Contrasting dynamic fluvial-aeolian interaction landscapes in China
1, Ping Yan2, Xiaomei Li3, Wei Wu2
1Xiamen University, Xiamen, China, 2Beijing Normal University, Beijing, China, 3Qufu Normal University, Rizhao, China
Although the interaction between fluvial and aeolian system have been noticed in many studies, very few of them have focused on the dynamic interaction process and the implication on geomorphology. Liu and Coulthard (2015) have classified six fluvial-aeolian interaction types after a global inventory. However, these are based on static satellite images which could not (obviously) allow the generation of information relating the specific physical processes occurring within each of the systems being mapped.
As such, in the current study, preliminarily investigations into the geomorphologic characteristics as well as dynamics of four distinctive fluvial-aeolian interaction landscapes in China in undertaken. The study sites are located separately in the downstream region of the Tuolahai River (36°37'21.66"N 94°32'37.43"E), the downstream region of the Heihe River (or Ruoshui/Ejin River) (39°55'40.54"N 99°22'32.72"E), the downstream region of Lang Creek (Langqu) (35°34'46.91"N 101°01'01.23"E) and the upstream region of the Yarlung Tsangpo River (Maquan River or Horse Spring) (29°54'29.18"N 83°34'01.23" E). According to the fluvial-aeolian interaction type classification categorized in Liu and Coulthard (2015)'s research, these four sites represent four distinct landscapes dominated by corresponding interaction types: namely Fluvial dominant (F), Mostly Fluvial (MF) dominant, Balanced (B) and Mostly Aeolian (MA) dominant interaction, respectively. At each location, environment data were collected including the local wind regime, hydrological dynamics, landform information (cross sections, DEM and satellite images) as well as sediment characteristics.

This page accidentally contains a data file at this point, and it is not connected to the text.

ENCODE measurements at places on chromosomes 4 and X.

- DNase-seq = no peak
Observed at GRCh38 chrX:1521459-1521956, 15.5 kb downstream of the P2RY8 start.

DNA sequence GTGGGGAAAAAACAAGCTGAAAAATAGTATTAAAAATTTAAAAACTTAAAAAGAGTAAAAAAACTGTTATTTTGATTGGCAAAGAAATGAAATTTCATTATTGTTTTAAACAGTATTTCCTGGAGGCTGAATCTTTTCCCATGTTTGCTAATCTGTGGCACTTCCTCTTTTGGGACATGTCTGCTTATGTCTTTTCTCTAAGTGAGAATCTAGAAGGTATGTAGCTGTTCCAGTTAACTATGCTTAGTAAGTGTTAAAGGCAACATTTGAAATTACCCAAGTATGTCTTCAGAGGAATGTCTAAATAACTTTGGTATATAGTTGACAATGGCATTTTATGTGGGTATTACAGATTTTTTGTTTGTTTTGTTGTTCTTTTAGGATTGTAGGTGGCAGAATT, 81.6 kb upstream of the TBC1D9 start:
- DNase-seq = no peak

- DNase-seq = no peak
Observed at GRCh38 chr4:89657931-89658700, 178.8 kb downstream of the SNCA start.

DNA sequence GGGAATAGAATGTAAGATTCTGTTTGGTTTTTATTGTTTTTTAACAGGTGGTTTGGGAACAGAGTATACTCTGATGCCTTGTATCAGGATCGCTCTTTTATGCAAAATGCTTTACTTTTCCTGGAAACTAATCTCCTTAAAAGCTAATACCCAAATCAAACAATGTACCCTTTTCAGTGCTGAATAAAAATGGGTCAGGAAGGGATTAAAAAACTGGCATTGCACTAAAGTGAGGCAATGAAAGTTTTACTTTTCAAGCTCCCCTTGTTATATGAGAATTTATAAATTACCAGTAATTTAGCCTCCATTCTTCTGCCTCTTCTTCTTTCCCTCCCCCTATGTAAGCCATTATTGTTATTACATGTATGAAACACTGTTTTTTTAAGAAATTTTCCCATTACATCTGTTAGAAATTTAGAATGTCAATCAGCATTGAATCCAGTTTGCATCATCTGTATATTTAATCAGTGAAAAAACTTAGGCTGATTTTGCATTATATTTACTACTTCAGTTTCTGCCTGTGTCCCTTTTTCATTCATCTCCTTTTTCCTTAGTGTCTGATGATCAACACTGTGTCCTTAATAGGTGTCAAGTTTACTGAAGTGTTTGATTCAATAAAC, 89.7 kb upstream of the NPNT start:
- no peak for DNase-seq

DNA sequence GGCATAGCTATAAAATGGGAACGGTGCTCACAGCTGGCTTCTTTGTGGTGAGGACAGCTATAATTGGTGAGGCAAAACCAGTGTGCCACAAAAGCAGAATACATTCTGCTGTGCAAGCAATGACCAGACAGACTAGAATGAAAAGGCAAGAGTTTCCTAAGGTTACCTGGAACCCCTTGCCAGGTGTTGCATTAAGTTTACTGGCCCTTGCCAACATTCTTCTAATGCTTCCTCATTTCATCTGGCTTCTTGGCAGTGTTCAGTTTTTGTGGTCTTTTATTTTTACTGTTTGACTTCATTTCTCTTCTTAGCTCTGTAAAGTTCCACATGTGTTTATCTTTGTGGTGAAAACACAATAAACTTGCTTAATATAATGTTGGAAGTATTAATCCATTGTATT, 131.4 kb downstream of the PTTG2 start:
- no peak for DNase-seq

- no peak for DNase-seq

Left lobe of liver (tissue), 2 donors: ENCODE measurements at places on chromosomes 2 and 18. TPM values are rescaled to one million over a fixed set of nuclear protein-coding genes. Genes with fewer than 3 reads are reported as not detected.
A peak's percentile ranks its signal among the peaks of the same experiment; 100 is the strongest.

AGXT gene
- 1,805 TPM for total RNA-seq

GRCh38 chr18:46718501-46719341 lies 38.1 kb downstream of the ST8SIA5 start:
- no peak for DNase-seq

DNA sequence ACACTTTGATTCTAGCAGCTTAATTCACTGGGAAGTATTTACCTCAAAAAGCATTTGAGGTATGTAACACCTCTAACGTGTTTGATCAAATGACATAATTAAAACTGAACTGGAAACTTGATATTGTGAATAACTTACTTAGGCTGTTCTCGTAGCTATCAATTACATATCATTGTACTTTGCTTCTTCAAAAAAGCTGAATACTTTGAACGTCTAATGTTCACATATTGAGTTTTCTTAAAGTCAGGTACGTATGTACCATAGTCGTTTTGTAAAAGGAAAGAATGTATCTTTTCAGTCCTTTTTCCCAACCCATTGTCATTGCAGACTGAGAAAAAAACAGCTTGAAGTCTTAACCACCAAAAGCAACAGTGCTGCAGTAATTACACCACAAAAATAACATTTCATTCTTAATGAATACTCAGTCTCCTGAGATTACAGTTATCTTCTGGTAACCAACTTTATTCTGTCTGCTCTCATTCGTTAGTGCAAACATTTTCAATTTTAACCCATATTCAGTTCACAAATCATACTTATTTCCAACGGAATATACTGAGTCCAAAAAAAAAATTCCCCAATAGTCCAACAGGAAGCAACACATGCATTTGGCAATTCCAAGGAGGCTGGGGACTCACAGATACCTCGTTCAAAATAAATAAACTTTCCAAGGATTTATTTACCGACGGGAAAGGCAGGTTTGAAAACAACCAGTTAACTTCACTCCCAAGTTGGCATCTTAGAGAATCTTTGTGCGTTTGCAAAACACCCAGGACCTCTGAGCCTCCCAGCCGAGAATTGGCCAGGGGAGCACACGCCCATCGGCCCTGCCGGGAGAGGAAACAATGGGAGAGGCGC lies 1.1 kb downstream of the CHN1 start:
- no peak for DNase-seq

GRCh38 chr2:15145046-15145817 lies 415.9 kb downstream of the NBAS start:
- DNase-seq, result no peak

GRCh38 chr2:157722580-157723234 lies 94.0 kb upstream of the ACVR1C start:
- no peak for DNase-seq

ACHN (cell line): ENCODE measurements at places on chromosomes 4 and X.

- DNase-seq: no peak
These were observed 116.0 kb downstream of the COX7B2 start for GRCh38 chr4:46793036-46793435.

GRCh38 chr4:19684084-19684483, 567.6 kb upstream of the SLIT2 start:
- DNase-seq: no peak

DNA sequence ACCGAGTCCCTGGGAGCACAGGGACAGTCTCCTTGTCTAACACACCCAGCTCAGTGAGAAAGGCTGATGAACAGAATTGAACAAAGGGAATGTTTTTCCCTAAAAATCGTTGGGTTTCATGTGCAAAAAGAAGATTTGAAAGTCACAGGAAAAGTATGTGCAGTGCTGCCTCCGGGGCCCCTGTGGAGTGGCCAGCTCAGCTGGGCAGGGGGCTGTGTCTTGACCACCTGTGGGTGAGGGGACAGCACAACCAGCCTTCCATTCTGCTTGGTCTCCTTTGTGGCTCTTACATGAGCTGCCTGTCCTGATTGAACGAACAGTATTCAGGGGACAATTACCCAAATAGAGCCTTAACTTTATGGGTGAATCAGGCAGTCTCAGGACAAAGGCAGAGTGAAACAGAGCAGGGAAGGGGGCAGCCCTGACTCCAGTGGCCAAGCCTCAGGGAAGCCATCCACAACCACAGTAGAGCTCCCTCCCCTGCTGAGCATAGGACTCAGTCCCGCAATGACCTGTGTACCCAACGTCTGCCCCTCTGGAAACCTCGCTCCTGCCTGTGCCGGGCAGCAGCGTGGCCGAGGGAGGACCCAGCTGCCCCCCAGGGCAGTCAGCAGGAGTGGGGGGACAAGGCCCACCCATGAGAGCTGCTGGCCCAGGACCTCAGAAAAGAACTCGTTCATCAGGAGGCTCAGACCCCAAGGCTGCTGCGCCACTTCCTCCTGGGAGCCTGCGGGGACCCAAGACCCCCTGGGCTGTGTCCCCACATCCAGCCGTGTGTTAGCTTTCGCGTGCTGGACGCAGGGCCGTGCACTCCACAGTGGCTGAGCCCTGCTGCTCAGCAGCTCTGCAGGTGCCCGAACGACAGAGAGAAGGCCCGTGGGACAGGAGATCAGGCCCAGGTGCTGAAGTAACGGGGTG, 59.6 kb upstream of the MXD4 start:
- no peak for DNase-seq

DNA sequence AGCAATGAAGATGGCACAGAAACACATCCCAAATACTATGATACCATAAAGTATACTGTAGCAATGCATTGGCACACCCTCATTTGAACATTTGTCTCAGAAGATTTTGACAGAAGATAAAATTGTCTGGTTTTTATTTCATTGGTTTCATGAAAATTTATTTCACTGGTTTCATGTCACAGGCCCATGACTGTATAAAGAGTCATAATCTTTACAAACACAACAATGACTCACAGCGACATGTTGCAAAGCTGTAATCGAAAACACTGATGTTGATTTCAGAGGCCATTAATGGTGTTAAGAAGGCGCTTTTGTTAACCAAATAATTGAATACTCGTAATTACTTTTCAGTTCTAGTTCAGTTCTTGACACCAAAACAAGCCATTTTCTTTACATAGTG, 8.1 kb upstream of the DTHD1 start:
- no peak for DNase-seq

By contrasting the fluvial/aeolian regime at each location, and mapping the resulted landscape characteristics, this study provides in situ field monitoring data to test the theory of fluvial-aeolian interaction classification in Liu and Coulthard's (2015) work. The results have the potential to inform our understanding of the ways in which humans in dynamic fluvial-aeolian environments are at risk through both internal systems and natural landscape evolution processes. Given the changing patterns of flooding occurring globally it is apparent that a more nuanced understanding of these environments is fundamental to future risk management strategies in many areas.